Tuesday, May 30, 2000

Background


                                        


This is an account of a drive starting June 11, 2010 from our Maine home to Gaspe to Labrador to Newfoundland to Nova Scotia and back home, in our 2006 Prius.  We are Dick and Margery Dreselly, very senior citizens who retired in 1987 to Brunswick, Maine.  A friend suggested we show what we looked like, so here's a 2004 photo.    

The names "Newfoundland" and "Labrador" are confusing.  Their area was called just "Newfoundland" when  it was a separate country, a British dominion with its own postage stamps, until after it became a Canadian province in 1949, with the voters opting for "confederation" with Canada narrowly exceeding those preferring to remain a British dominion or even to become a USA state.  In 2001 the provincial name was changed to "Newfoundland and Labrador".   The Labrador part is mainland north of the St. Lawrence River,  bigger (the size of Arizona) and wilder (population 42,000 with no town population above 10,000) and colder (sub-Arctic).  The Newfoundland part is an island that splits the mouth of the St. Lawrence River, is the size of Virginia, has 480,000 people with 100,000 of them in St. John's, and has an average climate between those of Maine and Labrador.

Labrador was a challenging adventure for us.  On this trip we drove most of its roads, which is an arc extending north from the St. Lawrence river through Quebec to Labrador City and Goose Bay and back south to the St. Lawrence.  The 1125-mile arc was begun through Quebec in 1986 and officially completed December 2009, but on this trip still included about 900 miles of gravel of which 30 were under construction.  We're glad we went, but probably won't go to Labrador again, just Newfoundland.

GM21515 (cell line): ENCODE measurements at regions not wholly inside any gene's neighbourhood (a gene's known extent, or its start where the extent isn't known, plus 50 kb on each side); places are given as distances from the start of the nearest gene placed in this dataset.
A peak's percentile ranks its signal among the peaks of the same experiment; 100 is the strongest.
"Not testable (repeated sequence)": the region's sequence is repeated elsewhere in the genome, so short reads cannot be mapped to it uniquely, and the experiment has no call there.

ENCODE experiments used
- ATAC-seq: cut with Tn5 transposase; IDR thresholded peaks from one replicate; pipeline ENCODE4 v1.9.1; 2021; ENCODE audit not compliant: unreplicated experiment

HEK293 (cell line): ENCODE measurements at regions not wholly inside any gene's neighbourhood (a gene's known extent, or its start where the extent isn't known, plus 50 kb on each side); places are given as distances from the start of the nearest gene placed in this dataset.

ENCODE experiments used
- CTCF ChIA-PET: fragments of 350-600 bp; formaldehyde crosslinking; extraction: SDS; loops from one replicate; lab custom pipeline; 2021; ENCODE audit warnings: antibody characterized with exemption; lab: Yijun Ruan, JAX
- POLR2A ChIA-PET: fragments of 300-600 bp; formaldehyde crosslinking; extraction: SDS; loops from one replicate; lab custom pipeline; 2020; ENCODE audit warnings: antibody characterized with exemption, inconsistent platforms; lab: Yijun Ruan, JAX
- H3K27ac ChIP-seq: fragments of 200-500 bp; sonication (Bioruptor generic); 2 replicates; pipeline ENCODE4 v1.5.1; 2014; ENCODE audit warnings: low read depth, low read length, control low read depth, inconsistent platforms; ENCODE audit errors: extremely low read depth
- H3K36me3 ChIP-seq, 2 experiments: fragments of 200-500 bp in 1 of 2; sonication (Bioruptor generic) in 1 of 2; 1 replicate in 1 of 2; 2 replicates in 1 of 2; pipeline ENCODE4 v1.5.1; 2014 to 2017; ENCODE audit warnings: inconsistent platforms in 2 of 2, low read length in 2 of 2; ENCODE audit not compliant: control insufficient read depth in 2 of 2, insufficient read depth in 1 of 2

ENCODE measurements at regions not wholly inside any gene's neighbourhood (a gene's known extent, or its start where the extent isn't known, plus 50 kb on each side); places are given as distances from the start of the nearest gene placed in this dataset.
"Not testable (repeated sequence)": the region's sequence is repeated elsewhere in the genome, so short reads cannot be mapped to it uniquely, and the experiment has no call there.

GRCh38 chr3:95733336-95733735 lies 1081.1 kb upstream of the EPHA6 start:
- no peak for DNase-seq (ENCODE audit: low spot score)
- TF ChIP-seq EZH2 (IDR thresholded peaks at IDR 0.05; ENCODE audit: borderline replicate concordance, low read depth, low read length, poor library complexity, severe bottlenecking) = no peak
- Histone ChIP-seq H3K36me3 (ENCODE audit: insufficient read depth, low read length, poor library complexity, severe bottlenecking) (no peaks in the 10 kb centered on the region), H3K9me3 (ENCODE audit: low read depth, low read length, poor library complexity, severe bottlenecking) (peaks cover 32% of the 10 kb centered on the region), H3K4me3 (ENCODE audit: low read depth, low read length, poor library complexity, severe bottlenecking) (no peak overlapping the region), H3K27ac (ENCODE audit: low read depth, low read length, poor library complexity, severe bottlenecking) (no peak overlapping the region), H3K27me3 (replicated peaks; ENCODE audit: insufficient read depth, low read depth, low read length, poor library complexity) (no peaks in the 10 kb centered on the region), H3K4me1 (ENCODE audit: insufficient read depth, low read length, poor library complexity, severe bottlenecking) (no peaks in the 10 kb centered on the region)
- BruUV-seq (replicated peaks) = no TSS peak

In May the newest part of the road, from Goose Bay to Cartwright, was snowy and muddy, impassable to cars.  It became barely drivable by cars in late May.   The arc is so new that there wasn't much about it on the Internet, but now see these:  click .  After Labrador we crossed on a 1 1/2 hour ferry to the island of Newfoundland, drove the length of that island twice, and arrived home on July 6.

Newfoundland, its wonderful people and scenery, subtly changed our lives.  We were lured there in 1970 by Farley Mowat's book "The Boat Who Wouldn't Float".   We returned in 1999, and intend to return next year.   

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If JFK could say, "Ich bin eine Berliner", I can say, "I am Canadian".  We are loyal Americans who also love Canada, and have travelled far in that uncrowded second biggest country in the world.  We admire its government and economy (click).   We know Canada is not perfect, and a few Canadians don't like Americans, but we've liked nearly all the Canadians we've met or read about.


Of those many Canadian B&Bs at which we've stayed, all but one were operated by couples we would have liked as neighbors.   By a slight margin, the friendliest Canadians and most interesting Canadian experiences we've found so far have been in far eastern Canada.   Another overwhelming impression of  Canada is "unspoiled".   That doesn't mean "rural", considering its ultramodern cities, or "backward", considering their greater longevity due to a widely supported medical system, and this example of technology, earlier and more advanced than ours:  Visa cards (click).  We are impressed that although some Canadians are rich, there seem to be hardly any who are obscenely rich or very poor.